In the 1st case, maybe some files of user1 can't be discovered by find(1) because they're hidden by some fs being mounted on top of them? In the 2nd case, maybe something is mounted somewhere under the zfs1 mountpoint and you include that in the space calculation? Incidentally, zfs get -H -o value mountpoint zpool/zfs1 will print just the mountpoint, so ...


2

I'd stick with mainstream filesystems like XFS (as promoted by Red Hat) and rely on ZFS for advanced filesystem needs. This is mainly due to: Mindshare: ZFS knowledge is held in the Linux, FreeBSD and Solaris/OpenIndiana communities. Maturity: The ZFS codebase is proven and has been around for awhile. Best-practices have evolved and I can't recall seeing ...


2

After lots and lots more Googling on this specific error message I was getting: root@kyou:/home/matt# zpool import -f storage cannot import 'storage': one or more devices are already in use (Included here for posterity and search indexes) I found this: https://groups.google.com/a/zfsonlinux.org/forum/#!topic/zfs-discuss/VVEwd1VFDmc It was using the ...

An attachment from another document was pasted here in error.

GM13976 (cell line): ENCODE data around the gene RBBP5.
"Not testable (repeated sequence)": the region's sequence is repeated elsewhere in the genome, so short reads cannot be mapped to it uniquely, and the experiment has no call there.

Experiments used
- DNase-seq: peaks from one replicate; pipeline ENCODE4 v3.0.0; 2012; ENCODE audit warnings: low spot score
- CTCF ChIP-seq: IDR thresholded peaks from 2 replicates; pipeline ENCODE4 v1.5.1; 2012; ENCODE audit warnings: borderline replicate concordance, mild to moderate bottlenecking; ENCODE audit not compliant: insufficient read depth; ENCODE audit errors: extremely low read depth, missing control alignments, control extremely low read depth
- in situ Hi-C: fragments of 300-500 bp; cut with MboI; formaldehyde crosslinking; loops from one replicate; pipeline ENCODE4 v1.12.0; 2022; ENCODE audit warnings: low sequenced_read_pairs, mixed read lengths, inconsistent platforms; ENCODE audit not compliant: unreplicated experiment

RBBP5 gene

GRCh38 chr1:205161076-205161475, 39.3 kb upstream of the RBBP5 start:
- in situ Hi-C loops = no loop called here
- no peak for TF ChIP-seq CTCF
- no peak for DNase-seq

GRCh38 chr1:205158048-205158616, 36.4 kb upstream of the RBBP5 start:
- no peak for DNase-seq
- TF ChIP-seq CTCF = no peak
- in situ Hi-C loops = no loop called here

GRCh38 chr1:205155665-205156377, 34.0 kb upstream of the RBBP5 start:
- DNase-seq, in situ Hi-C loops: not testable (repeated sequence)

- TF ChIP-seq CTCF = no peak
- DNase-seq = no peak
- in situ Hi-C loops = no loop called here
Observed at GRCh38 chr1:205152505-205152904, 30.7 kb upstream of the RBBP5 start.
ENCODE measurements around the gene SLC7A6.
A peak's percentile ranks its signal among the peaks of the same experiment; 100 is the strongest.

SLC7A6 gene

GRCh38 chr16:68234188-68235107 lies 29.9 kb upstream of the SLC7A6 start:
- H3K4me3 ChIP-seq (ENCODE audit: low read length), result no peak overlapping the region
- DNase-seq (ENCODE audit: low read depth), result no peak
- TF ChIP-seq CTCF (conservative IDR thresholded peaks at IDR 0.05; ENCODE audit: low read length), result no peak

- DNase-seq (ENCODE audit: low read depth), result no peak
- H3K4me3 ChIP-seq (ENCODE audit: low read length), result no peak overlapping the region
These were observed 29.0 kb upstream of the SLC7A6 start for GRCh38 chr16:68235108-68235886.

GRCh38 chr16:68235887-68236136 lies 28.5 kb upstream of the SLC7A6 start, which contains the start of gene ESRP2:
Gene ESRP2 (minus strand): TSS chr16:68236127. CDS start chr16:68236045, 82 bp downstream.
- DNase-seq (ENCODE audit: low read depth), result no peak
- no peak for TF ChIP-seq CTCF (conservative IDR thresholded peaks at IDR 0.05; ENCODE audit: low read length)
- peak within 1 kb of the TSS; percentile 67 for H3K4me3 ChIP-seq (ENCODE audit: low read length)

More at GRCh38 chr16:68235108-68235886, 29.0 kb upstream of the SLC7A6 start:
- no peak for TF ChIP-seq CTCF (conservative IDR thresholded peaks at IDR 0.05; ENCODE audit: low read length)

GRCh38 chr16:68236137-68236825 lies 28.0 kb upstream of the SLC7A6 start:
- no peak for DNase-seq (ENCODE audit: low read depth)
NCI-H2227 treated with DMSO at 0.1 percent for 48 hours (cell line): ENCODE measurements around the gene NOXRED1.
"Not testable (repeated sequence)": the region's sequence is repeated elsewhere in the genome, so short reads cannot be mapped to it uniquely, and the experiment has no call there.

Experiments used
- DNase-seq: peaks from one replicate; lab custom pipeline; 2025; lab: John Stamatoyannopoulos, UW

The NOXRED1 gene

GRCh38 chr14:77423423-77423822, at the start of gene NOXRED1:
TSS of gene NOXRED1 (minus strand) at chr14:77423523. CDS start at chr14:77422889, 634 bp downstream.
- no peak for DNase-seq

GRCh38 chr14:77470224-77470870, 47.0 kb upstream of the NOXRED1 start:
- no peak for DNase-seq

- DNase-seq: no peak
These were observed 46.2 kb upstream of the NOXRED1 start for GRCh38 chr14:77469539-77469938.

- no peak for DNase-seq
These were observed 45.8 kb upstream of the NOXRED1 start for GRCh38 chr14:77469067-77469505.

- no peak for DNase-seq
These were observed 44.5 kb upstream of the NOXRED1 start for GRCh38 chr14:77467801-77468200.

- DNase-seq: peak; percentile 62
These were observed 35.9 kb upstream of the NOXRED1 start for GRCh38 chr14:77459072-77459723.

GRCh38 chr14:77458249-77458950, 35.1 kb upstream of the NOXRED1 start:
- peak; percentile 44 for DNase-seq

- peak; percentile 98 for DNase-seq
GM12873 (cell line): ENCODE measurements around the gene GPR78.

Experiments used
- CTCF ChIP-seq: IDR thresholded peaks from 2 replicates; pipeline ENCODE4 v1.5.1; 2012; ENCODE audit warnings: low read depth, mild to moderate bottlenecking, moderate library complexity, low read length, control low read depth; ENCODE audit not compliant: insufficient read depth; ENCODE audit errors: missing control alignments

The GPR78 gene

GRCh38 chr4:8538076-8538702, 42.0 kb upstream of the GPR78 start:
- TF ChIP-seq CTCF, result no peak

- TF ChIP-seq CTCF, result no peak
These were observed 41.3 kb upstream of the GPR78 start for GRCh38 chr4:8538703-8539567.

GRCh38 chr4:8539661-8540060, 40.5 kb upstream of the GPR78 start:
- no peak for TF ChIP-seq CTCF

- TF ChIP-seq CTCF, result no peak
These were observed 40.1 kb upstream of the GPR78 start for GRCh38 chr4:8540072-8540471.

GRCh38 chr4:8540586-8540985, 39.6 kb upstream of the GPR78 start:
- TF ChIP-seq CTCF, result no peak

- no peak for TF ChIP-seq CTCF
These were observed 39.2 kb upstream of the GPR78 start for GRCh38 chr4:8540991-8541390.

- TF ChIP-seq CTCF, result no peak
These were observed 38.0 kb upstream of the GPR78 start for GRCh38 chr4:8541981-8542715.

2

My suggestion to you would be to get a duplicate set of disks and ghost the raw contents over to the other set of disks for starters. Once you get the data restored if possible you then have the disks to make a mirror or other backup on. It will allow you much more leeway in trying to recover your pool that way. you are also leaving out important ...


2